Researchers have identified a central regulator of toxin production in the bacterium C. difficile.
C. difficile is a major cause of persistent diarrhea, occurring most often after taking antibiotics, as well as the most common cause of healthcare-associated infections in the United States
The laboratory of Shonna McBride, assistant professor of microbiology and immunology at Emory University, investigates how C. difficile regulates toxin production and spore formation, the production of dormant cells that can survive long-term in the environment and hospital settings. Understanding the conditions during infection that promote toxin production could provide targets for new antibiotics and insights regarding how the bacteria control toxin synthesis.
C. difficile produces two toxins that damage intestinal cells and cause the symptoms of infection, but making these toxins requires a lot of energy. Environmental stress increases toxin production, but having an abundance of nutrients around, such as amino acids, peptides, and certain sugars, suppresses the production of toxin.
Working with McBride, instructor Adrianne Edwards had previously spotted a gene that regulates both toxin production and spore formation. They named it RstA, for “regulation of sporulation and toxins.” In their paper, the researchers show how the protein that RstA encodes controls toxin gene activity.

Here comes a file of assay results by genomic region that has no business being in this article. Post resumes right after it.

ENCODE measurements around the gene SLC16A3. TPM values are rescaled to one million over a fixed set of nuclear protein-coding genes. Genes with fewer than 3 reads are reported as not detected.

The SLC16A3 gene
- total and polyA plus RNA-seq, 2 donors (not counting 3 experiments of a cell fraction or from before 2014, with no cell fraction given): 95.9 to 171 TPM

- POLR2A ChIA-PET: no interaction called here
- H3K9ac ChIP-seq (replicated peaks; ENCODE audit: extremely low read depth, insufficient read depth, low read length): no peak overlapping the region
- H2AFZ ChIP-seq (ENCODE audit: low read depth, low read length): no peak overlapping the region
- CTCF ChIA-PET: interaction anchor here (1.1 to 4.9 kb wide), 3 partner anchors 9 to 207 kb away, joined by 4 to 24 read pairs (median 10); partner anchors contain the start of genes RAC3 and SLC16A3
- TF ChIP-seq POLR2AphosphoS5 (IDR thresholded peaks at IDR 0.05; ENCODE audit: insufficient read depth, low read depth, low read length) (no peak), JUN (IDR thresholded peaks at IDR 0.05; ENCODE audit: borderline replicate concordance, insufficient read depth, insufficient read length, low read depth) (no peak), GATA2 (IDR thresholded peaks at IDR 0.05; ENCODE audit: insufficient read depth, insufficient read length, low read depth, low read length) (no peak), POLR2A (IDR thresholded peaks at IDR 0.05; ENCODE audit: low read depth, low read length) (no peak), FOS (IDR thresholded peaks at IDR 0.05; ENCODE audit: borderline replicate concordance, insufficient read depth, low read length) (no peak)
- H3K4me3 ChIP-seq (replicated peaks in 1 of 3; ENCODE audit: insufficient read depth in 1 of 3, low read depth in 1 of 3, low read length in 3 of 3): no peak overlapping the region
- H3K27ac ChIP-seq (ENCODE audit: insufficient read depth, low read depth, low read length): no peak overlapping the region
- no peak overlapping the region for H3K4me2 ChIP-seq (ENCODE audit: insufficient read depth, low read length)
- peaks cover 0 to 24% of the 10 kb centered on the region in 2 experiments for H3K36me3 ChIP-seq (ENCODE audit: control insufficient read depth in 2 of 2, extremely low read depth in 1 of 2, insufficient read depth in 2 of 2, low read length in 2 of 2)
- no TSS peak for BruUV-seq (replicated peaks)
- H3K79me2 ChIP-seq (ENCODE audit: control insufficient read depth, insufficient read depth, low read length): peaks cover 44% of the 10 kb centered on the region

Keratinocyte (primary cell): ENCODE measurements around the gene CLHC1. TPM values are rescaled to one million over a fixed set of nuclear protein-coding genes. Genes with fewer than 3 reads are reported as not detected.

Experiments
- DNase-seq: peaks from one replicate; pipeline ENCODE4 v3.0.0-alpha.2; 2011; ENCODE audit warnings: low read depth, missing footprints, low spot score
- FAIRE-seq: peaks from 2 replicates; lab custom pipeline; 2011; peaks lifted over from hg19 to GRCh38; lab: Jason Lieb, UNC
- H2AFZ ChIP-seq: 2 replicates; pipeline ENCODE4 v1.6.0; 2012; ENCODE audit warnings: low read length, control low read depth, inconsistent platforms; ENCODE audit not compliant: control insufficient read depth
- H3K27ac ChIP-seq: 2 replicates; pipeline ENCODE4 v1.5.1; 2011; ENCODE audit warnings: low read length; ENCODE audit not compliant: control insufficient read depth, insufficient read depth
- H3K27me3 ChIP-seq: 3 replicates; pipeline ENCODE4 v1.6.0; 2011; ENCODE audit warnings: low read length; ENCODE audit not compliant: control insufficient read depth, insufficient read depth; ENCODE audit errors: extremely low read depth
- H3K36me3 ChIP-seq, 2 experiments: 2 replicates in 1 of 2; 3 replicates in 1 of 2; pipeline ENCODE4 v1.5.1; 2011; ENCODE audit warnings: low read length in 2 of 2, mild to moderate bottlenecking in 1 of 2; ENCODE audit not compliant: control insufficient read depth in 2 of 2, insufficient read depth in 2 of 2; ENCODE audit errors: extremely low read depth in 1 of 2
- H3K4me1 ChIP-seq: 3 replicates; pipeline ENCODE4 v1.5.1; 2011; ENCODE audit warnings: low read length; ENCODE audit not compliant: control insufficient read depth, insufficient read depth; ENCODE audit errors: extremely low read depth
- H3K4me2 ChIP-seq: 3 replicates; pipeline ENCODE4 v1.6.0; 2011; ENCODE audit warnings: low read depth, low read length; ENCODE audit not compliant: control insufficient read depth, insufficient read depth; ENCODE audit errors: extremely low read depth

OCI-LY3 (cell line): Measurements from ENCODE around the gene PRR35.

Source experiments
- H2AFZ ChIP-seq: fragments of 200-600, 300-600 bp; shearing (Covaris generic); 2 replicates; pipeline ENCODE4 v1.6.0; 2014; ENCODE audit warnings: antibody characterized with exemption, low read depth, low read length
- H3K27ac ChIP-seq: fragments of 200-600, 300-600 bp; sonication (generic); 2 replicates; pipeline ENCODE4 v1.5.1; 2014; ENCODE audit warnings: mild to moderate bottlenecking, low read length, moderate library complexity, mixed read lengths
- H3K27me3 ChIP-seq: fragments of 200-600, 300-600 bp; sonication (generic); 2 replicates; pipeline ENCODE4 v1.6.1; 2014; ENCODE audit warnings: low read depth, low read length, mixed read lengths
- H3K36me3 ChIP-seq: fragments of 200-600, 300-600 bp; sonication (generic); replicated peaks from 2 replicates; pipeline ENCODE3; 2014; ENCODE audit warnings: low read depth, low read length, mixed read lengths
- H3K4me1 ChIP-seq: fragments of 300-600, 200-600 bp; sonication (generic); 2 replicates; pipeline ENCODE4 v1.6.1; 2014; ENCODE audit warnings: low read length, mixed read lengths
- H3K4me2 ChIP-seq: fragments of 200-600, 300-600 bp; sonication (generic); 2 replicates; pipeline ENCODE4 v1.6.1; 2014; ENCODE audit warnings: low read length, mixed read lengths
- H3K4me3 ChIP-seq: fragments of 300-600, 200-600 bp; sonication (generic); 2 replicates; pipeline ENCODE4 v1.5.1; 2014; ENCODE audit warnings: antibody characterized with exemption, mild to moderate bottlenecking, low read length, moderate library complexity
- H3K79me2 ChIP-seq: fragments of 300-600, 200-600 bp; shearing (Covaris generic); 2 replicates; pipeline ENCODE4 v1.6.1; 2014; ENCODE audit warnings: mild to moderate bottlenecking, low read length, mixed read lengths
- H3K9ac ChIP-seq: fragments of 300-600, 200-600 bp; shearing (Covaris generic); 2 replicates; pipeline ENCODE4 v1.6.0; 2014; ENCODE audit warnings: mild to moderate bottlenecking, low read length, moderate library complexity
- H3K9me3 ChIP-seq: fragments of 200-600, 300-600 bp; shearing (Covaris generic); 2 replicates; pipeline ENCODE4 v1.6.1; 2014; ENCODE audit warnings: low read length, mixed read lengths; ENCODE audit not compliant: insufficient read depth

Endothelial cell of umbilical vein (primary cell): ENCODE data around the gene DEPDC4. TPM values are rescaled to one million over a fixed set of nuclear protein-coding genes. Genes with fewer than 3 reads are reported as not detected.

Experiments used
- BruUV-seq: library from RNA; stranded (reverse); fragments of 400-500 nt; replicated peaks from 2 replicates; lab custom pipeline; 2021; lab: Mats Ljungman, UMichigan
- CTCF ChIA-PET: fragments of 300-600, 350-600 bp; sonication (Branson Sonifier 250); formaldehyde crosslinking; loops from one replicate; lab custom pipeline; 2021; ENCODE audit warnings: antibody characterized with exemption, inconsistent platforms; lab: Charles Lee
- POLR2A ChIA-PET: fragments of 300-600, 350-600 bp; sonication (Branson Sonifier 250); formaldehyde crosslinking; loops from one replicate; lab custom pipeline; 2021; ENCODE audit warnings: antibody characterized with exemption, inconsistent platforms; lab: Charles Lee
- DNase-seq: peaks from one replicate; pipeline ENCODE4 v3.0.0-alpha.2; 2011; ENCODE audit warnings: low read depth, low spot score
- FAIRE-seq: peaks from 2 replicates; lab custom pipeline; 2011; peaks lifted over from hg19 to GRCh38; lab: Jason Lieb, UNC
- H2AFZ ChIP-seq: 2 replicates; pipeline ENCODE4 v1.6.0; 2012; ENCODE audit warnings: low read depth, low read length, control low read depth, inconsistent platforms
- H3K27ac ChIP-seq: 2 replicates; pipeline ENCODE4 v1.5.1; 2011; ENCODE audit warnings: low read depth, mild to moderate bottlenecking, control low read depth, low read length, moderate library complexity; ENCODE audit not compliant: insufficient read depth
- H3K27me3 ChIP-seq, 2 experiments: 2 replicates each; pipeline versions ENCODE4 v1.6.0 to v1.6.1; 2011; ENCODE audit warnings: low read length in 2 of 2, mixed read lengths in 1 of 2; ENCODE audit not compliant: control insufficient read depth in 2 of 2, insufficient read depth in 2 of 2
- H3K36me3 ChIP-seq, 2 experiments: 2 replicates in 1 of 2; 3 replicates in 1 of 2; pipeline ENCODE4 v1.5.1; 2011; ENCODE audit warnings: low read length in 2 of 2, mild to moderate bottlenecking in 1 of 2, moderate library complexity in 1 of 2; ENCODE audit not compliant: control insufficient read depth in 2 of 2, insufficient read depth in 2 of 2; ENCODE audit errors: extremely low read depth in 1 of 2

“This one protein is critical for preventing toxin production by controlling multiple factors that are important for toxin expression,” says McBride.
Edwards used specific DNA fragments from toxin genes as bait to pull the RstA protein out of bacterial cell extracts. Using this pulldown method, Edwards also demonstrated that RstA binds to the DNA of other regulatory genes that control toxin production.
Tracking the effects of mutating part of the protein, allowed the scientists to confirm that RstA acts directly as a DNA clamp to control toxin expression.
The predicted structure of RstA suggests that it is a “quorum-sensing” protein and is involved in sensing the presence of nearby bacteria by interacting with a small molecule bacteria produces.
Edwards showed that RstA likely interacts with a small molecule only C. difficile makes to allow it to bind DNA. However, the genome of C. difficile is organized in a way that is different from many closely related bacterial species, so it’s been more difficult to find the signal.
“Identification of the cofactor that controls RstA activity is a high priority, as this will likely provide insight into the physiological conditions and/or metabolites that influence C. difficile TcdA and TcdB [the toxin proteins] production,” the authors conclude.
The results appear in the journal mBio. Support for this research came from the National Institute of Allergy and Infectious Diseases.
Source: Emory University